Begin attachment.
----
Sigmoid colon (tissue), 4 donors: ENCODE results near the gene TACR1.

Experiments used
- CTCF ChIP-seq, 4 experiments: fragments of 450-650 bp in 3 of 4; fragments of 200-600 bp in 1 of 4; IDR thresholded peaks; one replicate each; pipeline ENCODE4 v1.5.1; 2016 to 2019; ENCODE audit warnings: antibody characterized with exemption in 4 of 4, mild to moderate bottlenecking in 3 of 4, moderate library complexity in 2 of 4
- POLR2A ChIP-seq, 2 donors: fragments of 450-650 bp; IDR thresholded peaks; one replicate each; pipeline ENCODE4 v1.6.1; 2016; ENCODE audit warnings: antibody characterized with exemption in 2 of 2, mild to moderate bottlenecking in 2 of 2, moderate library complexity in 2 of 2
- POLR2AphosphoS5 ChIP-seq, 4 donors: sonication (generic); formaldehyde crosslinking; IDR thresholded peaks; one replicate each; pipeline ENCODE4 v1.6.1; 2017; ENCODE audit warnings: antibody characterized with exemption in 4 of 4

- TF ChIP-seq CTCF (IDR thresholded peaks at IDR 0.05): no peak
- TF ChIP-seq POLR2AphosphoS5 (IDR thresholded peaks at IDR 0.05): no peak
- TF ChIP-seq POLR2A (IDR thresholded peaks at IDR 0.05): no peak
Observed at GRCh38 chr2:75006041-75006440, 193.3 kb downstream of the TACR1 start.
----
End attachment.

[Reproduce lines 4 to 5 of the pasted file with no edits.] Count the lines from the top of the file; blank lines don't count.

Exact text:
- POLR2A ChIP-seq, 2 donors: fragments of 450-650 bp; IDR thresholded peaks; one replicate each; pipeline ENCODE4 v1.6.1; 2016; ENCODE audit warnings: antibody characterized with exemption in 2 of 2, mild to moderate bottlenecking in 2 of 2, moderate library complexity in 2 of 2
- POLR2AphosphoS5 ChIP-seq, 4 donors: sonication (generic); formaldehyde crosslinking; IDR thresholded peaks; one replicate each; pipeline ENCODE4 v1.6.1; 2017; ENCODE audit warnings: antibody characterized with exemption in 4 of 4